• To prevent off-work time

38
Diversity and disability inclusiveness
Disability IS Diversity
Most employers have a diversity plan or
initiative in place Disability is often not
considered in current diversity initiatives
(Ball, et.al., 2005)
39
6. Lets have a look at a program that is based
on these ideas
  • Funded by the Kessler Foundation of New Jersey
  • In progress112 people have participated
  • Seven more sessions planned
  • Blended learning approach
  • Targets both disability service providers and
    employers

40
Lets have a look at a program Discovering
Untapped Talent Disability Inclusiveness as
Competitive Advantage
  • Blended learning approach
  • Two different kinds of learning
  • Face-to-face learning for emotional engagement,
    conversation, reflection
  • Online learning for information around business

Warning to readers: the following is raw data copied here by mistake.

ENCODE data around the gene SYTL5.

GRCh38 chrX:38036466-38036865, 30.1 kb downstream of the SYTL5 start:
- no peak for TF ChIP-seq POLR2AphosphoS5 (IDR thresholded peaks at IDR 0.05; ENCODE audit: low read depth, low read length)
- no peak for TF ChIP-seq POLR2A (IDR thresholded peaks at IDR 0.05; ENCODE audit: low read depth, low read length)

case connection to competitive advantage

41
The journey beyond legal compliance Are There
Wheelchairs in Heaven? Ben Maittlin, NPR
Morning Edition, Dec. 7, 2005 http//www.npr.org/t
emplates/story/story.php?storyId5042181
41
42
Lets have a look at a program Discovering
Untapped Talent Disability Inclusiveness as
Competitive Advantage
  • Blended learning approach
  • Online program
  • www.FindTalentnj.org
  • (Contact me for log in information)
  • Supplements in-person workshop
  • Online tutorial for disability service providers
  • Online tutorial for employers

43
  • OKwhat are your thoughts?
  • Implications for VR professional practices?
  • Implications for VR education training?